Food and agriculture are often at the center of struggles regarding climate change, capitalism, poverty, and Indigenous struggles. The Indigenous and peasant communities are leading the way in sustainable, just, and equitable paths to food and agriculture.
Despite the industrial food web using up the most resources and producing the most emissions, they only actually produce ~30% of the world's food. Indigenous and peasant communities keep the world fed sustainably by only using a fraction of the resources to produce ~70% of the world's food.
Ensuring an equitable future for our food systems requires a global paradigm shift, away from industrialized agriculture towards regenerative, resilient, and just food systems grounded in Food Sovereignty.
Food sovereignty goes far beyond just providing food for everyone. It values cultural diversity, biodiversity, traditional knowledge, and addresses social justice and environmental degradation. Food sovereignty uses social mobilization to address massive widespread rural disintegration while also addressing the pressing issue of climate change. It aims to focus social and political actions on communities to promote local mobilization and cooperation on a regional, as well as on a much broader, geographic scale.
As a concept, food sovereignty was put forward at an international level by La Via Campesina at the United Nations Food and Agriculture Organization’s World Food Summit in 1996. In this summit LVC presented a set of mutually supportive principles that can ground local and global transitions towards an alternative just food system:
Source: Altieri, M. A., Nicholls, C. I., Henao, A., & Lana, M. A. (2015). Agroecology and the design of climate change-resilient farming systems. Agronomy for sustainable development. Design and edit by Christian Tandazo.
This section will provide resources to understand the role that capitalism and industrial agricultural actors have in exacerbating climate change, world hunger, Indigenous oppression, and exploitation of labor, as well as resources from frontline communities that fight against the injustices surrounding food and agriculture by either direct action or by serving as models of alternatives.
Way Forward 1:
Agroecology centers the regeneration of the land while providing food, medicine, and other community needs. It is simultaneously focused on biodiversity and cultural diversity, as the two are inextricably linked. There are a vast range of agroecology projects, as each are localized to the needs of their community, human, water, animal, plant, and geological communities included.
Agroecology is the opposite of industrial agriculture. It is a holistic land-based approach to farming practices, knowledge that has been produced and conserved by peasant, Indigenous, and small-scale family farmers around the world.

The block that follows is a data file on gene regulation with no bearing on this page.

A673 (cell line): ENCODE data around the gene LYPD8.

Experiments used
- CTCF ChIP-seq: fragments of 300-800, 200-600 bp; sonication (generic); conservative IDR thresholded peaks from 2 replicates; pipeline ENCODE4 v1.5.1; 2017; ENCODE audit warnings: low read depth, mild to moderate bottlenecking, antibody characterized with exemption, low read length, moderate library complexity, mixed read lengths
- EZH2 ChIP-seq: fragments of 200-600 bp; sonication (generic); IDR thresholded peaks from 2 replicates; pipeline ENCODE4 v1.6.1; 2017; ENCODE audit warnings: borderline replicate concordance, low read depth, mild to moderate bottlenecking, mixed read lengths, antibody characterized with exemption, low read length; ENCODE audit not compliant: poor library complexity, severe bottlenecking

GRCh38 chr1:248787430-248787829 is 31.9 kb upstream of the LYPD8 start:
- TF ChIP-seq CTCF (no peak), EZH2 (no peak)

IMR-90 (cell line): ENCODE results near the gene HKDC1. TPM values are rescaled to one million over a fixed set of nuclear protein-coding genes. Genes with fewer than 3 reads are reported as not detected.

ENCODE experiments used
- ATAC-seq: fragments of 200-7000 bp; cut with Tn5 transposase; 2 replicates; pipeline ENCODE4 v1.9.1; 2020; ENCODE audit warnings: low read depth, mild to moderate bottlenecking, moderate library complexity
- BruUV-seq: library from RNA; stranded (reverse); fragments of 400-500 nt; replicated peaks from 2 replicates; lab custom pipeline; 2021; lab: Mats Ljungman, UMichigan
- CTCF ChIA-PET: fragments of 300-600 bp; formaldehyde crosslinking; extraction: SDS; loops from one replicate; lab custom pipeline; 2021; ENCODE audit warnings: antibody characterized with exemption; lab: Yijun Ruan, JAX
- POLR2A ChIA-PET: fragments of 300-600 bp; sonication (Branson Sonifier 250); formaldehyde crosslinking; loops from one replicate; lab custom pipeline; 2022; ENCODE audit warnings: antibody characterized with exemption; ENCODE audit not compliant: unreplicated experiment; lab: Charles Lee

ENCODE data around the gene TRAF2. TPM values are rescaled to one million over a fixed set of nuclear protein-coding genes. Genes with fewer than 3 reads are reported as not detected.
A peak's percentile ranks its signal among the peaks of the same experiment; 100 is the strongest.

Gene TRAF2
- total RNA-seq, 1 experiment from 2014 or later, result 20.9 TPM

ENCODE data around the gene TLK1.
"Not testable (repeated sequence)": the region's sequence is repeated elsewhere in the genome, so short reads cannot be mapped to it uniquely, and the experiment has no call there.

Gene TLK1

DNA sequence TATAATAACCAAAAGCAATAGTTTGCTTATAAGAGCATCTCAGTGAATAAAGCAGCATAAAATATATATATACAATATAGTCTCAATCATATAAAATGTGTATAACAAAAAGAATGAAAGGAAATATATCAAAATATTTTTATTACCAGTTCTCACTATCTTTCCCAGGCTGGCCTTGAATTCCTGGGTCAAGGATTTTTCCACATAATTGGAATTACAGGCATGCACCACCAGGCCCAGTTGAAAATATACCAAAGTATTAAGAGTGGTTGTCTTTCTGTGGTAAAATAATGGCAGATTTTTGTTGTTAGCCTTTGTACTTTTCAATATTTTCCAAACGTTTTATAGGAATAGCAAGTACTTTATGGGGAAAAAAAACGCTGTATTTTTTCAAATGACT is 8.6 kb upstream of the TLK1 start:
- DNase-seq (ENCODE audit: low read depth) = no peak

Source: Altieri, M. A., Nicholls, C. I., Henao, A., & Lana, M. A. (2015). Agroecology and the design of climate change-resilient farming systems. Agronomy for sustainable development. Design and edit by Christian Tandazo.
The knowledge of Peasant and Indigenous farmers is the key component in the design of agroecological farming practices. This knowledge is place-based, locally-adapted, and culturally-relevant, which has been passed down through generations. Industrial agriculture poses a threat to this knowledge. Farm land expropriation by agribusiness and transnational corporations continue to displace peasant and Indigenous farmers from their traditional territories, through this process incredible ancestral agricultural knowledge is lost.
(For more on Peasant Right’s please see “Way Forward 5”)
Agroecology small-scale family farming in Catacocha, Loja, Ecuador. Photo Credit: Christian Tandazo
As farm management practice, agroecology would: drastically reduce the use of fossil fuels for chemical and synthetic fertilizers, and pesticide production used in conventional agriculture; potential to mitigate through soil and plant rejuvenation for carbon sequestration; stormwater filtration; has the flexibility and diversity required to allow adaptation for changing climate conditions; and ensure food security.
Some of the multiple benefits of Agroecology include:
- Provide stable yields and tackle hunger: agroecological systems chieve more stable levels of total yield per unit area.
- Linking food to territories
- Nutrition, health and sustainable livelihoods
- Preservation and sharing of cultural diversity and knowledge
- Transparency and access to information